Linked lists, recursive type definitions, hash tables, arrays and pointers.
It is time to introduce a few fundamental data structures that will serve as building blocks for the creation of more complex objects. We will start with a dynamic array (actually a stack), a linked list and a string buffer. Then we will introduce hash tables, and finally we will put all these components together to form a string table--a data structure for efficient storage and retrieval of strings.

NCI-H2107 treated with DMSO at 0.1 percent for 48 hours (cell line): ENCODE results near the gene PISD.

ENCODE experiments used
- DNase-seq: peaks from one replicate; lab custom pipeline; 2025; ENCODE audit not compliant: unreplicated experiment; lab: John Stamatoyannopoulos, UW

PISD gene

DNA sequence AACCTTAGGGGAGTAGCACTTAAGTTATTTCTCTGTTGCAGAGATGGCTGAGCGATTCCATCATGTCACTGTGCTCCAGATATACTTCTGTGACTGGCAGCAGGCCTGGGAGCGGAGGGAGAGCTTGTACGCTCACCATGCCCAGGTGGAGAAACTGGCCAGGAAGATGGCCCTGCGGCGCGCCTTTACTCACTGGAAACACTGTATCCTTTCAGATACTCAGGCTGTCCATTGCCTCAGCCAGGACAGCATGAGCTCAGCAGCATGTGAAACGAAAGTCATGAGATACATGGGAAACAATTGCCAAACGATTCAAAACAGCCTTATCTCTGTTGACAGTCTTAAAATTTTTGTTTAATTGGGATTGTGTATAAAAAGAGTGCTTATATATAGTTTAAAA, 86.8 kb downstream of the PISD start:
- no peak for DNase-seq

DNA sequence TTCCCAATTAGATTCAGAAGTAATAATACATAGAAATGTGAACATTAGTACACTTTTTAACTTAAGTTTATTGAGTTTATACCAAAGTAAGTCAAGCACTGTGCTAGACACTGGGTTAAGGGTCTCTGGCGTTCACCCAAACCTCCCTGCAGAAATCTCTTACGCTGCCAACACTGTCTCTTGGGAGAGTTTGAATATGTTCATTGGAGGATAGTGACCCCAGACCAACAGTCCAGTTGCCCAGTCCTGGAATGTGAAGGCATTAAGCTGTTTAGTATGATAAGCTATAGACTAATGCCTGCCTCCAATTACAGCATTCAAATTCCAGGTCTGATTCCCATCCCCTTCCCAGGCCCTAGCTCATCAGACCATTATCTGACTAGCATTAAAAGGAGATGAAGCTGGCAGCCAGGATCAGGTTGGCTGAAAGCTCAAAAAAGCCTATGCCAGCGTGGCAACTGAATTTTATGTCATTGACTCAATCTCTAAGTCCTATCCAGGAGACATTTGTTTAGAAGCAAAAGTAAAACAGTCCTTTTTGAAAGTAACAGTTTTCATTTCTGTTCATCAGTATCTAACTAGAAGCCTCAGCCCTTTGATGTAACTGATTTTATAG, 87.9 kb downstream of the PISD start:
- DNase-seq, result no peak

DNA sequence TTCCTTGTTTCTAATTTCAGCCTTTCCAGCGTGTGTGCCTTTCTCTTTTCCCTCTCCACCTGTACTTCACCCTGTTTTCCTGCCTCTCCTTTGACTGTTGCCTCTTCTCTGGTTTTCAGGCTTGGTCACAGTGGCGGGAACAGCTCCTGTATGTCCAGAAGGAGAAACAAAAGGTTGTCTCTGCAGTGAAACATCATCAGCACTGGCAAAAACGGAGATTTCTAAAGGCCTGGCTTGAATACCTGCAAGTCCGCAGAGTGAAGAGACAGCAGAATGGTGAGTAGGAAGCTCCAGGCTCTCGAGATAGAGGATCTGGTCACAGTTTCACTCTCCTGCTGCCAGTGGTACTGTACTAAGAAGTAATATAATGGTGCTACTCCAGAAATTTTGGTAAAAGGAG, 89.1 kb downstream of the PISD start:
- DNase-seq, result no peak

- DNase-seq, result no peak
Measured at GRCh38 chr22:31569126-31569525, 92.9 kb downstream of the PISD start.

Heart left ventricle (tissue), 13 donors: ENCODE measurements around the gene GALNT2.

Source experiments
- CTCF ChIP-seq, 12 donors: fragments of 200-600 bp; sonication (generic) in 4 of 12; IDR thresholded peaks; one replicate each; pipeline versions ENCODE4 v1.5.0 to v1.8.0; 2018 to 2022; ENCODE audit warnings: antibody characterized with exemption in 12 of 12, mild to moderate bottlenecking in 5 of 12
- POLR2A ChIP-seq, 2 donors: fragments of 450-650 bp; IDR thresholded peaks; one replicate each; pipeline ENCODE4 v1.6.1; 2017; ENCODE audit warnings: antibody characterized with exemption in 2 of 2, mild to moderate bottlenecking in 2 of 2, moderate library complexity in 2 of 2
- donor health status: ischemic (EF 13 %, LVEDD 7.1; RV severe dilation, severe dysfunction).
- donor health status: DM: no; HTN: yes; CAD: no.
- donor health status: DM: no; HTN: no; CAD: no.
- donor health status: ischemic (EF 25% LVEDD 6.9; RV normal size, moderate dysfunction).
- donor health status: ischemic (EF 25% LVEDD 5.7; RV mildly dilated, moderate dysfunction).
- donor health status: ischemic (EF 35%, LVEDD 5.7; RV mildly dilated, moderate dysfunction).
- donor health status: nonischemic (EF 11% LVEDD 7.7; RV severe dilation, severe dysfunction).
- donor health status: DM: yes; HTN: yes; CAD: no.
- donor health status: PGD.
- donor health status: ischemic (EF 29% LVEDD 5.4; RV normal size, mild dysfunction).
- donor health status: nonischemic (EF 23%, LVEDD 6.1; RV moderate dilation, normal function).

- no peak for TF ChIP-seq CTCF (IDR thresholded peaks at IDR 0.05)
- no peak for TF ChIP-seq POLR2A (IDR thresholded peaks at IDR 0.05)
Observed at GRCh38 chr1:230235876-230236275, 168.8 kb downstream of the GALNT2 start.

It's good to know that almost all of these data structures are available through the C++ standard library. A dynamic array is called a vector; there is also a list, a string and much more. There are, however, several reasons why I'd like you to first learn to implement these data structures without the use of the standard library. First, it will be a good exercise and a good way to learn the language step-by-step. Second, I want you to get an idea how these data structures might be implemented in the standard library. Third, the standard library uses very advanced features of the language (e.g., templates, operator overloading, etc.) which we haven't talked about yet. We'll get there in time, though.